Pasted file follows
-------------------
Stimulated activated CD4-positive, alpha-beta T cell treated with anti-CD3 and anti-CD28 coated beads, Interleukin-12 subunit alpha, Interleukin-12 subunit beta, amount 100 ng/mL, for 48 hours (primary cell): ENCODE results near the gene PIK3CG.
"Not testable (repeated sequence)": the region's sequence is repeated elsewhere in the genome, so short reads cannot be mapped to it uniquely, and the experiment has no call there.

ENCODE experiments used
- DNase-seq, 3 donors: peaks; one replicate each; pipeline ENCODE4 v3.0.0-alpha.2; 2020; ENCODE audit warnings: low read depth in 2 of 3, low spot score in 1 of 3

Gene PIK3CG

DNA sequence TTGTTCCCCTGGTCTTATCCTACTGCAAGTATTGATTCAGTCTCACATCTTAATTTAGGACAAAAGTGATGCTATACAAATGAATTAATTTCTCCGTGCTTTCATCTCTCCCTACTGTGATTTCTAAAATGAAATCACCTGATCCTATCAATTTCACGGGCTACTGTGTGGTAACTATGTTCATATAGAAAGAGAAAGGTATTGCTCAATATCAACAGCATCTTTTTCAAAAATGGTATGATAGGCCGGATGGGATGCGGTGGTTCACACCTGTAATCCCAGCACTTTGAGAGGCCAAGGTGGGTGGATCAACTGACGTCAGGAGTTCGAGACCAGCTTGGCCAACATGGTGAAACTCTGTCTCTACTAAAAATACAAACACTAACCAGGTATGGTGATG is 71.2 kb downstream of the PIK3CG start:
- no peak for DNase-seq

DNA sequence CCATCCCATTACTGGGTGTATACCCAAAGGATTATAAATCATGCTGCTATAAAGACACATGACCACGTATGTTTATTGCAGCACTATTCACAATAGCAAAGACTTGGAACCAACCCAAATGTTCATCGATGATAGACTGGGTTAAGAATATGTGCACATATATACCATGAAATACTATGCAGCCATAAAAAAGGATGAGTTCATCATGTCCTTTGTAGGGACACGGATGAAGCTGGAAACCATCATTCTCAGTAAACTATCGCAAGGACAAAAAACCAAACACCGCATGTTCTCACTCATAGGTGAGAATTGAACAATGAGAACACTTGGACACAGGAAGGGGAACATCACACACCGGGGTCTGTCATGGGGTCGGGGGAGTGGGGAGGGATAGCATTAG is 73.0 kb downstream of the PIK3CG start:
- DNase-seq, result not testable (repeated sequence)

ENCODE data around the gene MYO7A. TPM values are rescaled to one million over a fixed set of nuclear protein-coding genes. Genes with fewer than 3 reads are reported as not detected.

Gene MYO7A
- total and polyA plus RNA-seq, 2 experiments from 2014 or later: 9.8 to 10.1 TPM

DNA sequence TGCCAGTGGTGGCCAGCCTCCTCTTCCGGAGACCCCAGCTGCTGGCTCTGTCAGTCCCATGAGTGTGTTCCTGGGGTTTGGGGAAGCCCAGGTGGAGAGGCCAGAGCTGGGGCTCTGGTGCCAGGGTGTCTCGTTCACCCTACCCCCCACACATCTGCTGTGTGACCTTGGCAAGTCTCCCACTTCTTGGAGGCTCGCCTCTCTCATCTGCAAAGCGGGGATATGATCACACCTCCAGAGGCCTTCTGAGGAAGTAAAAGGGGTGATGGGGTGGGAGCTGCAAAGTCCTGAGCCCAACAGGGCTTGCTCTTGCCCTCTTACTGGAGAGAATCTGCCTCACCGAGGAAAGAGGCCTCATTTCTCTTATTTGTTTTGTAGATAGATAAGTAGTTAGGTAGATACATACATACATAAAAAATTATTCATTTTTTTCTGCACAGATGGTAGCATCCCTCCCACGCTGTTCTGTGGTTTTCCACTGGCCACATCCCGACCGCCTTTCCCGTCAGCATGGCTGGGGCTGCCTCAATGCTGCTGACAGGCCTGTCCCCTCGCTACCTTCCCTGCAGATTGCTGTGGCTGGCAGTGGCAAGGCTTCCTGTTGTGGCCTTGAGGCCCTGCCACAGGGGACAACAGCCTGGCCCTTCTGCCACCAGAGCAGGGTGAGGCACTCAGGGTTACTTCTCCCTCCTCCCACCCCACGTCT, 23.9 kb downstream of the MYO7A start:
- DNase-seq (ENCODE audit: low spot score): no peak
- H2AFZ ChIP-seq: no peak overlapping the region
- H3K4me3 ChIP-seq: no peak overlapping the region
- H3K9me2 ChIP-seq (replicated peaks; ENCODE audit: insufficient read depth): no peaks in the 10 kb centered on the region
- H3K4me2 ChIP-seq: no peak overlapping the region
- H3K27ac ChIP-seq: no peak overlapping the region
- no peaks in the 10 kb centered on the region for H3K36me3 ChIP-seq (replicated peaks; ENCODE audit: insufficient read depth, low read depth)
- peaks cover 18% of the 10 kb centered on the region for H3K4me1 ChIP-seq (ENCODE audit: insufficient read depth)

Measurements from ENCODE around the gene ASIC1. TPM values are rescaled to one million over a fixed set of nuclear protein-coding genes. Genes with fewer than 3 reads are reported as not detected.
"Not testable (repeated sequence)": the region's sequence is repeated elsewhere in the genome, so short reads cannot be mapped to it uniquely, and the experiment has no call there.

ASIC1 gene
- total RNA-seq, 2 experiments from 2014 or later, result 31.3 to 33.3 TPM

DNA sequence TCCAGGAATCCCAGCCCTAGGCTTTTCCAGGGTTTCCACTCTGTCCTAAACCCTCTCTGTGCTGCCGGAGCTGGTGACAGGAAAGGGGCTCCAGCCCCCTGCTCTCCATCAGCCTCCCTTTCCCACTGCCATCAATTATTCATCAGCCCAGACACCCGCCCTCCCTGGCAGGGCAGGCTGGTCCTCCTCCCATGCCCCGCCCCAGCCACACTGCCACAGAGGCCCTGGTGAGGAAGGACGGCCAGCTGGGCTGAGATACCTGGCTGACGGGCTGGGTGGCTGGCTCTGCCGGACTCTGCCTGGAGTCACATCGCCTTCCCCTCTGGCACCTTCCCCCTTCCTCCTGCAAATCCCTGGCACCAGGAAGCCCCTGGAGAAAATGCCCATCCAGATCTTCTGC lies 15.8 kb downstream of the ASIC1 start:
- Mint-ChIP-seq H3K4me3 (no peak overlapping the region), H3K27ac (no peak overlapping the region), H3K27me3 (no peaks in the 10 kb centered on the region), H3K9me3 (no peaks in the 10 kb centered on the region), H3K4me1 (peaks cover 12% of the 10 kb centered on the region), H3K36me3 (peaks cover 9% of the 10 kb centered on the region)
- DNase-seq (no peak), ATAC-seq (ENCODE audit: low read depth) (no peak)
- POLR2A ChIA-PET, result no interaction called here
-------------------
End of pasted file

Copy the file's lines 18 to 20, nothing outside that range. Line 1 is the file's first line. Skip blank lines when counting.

- H3K4me2 ChIP-seq: no peak overlapping the region
- H3K27ac ChIP-seq: no peak overlapping the region
- no peaks in the 10 kb centered on the region for H3K36me3 ChIP-seq (replicated peaks; ENCODE audit: insufficient read depth, low read depth)